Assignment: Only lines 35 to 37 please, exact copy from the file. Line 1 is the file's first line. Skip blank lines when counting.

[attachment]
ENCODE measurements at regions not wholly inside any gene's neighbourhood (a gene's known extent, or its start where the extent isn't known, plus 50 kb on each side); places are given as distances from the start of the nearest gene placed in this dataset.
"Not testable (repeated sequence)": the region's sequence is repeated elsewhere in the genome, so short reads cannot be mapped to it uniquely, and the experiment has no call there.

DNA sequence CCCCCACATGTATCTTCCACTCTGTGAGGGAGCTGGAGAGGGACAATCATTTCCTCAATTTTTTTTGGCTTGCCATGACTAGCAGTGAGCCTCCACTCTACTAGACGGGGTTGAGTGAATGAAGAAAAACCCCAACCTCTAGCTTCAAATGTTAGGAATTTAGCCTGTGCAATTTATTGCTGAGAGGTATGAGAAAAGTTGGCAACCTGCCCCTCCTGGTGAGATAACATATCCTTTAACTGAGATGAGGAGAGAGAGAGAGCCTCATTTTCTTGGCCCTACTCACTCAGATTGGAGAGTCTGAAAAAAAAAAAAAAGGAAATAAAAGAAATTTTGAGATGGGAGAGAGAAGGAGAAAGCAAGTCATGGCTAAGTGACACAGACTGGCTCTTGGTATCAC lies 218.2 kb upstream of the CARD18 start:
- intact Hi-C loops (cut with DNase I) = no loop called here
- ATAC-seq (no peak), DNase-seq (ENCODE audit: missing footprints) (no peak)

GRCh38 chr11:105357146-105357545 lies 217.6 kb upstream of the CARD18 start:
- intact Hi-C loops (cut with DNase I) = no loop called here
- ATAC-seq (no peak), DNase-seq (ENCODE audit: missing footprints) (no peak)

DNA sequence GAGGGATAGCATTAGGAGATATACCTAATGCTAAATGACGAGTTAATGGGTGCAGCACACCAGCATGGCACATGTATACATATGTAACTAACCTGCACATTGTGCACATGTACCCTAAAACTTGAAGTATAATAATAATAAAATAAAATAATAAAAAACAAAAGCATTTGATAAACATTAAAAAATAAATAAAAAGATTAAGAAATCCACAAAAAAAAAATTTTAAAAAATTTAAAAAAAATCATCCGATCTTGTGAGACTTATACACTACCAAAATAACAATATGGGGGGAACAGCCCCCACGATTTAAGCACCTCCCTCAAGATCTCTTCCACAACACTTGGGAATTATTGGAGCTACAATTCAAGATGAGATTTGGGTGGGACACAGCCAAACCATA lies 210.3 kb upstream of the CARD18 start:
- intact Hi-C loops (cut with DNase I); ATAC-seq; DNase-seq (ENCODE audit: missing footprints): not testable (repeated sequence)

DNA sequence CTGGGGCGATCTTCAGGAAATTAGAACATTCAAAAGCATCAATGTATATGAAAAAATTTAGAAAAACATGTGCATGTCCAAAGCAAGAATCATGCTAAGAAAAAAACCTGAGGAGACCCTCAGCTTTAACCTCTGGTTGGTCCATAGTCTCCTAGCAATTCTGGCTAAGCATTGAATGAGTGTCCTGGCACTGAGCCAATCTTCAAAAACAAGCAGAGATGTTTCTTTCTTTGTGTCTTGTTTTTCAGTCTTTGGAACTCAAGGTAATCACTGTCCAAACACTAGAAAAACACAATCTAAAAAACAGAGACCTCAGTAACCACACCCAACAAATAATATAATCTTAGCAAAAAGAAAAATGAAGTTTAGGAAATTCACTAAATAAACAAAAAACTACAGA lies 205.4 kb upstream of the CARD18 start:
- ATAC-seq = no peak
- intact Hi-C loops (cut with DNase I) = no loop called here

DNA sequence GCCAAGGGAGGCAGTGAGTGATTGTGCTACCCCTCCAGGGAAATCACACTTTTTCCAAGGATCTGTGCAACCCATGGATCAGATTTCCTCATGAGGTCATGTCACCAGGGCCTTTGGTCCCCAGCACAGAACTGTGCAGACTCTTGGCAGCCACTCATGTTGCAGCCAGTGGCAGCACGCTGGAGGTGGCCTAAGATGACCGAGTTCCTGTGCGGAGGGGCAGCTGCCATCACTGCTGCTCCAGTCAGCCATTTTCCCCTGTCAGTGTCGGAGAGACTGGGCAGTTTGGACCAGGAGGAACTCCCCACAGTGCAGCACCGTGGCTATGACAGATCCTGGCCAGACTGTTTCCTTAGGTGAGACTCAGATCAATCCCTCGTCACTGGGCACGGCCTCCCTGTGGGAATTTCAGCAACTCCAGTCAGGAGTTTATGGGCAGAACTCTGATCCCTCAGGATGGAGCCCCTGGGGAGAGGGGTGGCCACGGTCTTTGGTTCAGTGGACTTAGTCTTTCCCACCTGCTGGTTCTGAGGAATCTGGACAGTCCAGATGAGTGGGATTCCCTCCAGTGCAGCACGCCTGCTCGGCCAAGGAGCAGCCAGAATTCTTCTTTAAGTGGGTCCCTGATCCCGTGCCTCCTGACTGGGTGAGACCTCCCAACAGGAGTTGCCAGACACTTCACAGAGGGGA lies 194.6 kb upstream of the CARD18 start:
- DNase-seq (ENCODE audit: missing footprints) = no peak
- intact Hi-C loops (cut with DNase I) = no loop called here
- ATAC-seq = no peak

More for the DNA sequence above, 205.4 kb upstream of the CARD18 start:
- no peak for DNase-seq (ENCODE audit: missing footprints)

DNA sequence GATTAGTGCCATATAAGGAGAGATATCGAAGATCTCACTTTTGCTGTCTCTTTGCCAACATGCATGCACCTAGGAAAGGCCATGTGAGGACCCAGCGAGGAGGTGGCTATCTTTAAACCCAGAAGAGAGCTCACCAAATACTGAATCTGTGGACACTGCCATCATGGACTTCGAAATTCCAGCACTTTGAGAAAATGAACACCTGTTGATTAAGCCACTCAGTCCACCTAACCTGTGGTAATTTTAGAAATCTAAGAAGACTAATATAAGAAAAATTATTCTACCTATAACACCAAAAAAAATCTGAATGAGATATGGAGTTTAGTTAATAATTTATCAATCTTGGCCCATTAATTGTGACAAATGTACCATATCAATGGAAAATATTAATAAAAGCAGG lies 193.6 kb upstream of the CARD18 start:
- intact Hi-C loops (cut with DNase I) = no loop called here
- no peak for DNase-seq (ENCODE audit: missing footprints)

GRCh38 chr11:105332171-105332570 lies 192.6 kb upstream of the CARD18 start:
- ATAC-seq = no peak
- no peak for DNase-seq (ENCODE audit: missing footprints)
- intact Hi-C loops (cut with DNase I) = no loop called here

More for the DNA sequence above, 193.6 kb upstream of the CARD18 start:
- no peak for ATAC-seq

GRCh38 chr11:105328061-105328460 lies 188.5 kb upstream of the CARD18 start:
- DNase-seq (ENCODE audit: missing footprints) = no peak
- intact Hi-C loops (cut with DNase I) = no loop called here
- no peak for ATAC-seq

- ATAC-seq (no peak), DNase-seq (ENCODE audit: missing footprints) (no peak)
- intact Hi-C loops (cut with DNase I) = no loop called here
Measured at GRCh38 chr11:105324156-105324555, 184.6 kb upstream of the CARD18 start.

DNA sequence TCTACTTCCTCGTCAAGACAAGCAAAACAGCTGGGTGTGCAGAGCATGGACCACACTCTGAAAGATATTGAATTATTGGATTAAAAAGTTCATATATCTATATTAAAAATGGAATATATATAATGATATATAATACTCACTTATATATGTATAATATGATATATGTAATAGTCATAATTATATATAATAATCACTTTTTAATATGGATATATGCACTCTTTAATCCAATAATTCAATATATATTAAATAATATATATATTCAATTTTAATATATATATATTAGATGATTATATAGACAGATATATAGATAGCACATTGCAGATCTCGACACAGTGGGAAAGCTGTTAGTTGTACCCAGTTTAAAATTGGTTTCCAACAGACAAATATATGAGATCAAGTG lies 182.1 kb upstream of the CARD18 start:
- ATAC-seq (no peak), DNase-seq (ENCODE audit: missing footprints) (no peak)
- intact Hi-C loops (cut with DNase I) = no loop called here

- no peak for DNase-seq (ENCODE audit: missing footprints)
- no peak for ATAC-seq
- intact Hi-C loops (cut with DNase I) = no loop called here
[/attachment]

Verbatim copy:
Measured at GRCh38 chr11:105324156-105324555, 184.6 kb upstream of the CARD18 start.

DNA sequence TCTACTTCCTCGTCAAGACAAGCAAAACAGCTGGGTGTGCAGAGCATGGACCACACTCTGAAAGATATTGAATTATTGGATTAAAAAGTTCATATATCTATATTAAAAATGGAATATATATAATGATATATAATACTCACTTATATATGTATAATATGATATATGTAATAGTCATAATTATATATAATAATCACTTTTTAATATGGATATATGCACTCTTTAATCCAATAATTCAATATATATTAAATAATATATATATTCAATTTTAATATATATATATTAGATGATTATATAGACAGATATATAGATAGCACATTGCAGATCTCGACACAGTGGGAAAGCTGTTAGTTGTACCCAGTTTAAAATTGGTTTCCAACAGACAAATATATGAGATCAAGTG lies 182.1 kb upstream of the CARD18 start:
- ATAC-seq (no peak), DNase-seq (ENCODE audit: missing footprints) (no peak)